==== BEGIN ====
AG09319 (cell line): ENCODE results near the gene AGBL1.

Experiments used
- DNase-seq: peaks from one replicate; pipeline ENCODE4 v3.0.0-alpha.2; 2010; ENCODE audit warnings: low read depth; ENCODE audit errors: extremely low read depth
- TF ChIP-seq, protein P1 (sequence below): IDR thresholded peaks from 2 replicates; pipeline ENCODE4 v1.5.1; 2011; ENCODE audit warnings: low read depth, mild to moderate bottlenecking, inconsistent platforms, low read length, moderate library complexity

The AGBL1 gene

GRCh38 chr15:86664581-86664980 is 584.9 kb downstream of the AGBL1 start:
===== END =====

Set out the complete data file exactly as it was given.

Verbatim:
AG09319 (cell line): ENCODE results near the gene AGBL1.

Experiments used
- DNase-seq: peaks from one replicate; pipeline ENCODE4 v3.0.0-alpha.2; 2010; ENCODE audit warnings: low read depth; ENCODE audit errors: extremely low read depth
- TF ChIP-seq, protein P1 (sequence below): IDR thresholded peaks from 2 replicates; pipeline ENCODE4 v1.5.1; 2011; ENCODE audit warnings: low read depth, mild to moderate bottlenecking, inconsistent platforms, low read length, moderate library complexity

The AGBL1 gene

GRCh38 chr15:86664581-86664980 is 584.9 kb downstream of the AGBL1 start: